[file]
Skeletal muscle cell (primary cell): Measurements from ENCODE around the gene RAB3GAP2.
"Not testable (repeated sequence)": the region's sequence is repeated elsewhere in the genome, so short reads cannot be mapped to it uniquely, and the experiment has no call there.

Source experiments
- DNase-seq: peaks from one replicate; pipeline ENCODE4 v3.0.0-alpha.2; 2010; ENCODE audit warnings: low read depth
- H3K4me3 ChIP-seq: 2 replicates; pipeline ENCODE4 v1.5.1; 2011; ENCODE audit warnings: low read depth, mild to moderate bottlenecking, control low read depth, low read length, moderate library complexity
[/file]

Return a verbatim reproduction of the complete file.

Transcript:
Skeletal muscle cell (primary cell): Measurements from ENCODE around the gene RAB3GAP2.
"Not testable (repeated sequence)": the region's sequence is repeated elsewhere in the genome, so short reads cannot be mapped to it uniquely, and the experiment has no call there.

Source experiments
- DNase-seq: peaks from one replicate; pipeline ENCODE4 v3.0.0-alpha.2; 2010; ENCODE audit warnings: low read depth
- H3K4me3 ChIP-seq: 2 replicates; pipeline ENCODE4 v1.5.1; 2011; ENCODE audit warnings: low read depth, mild to moderate bottlenecking, control low read depth, low read length, moderate library complexity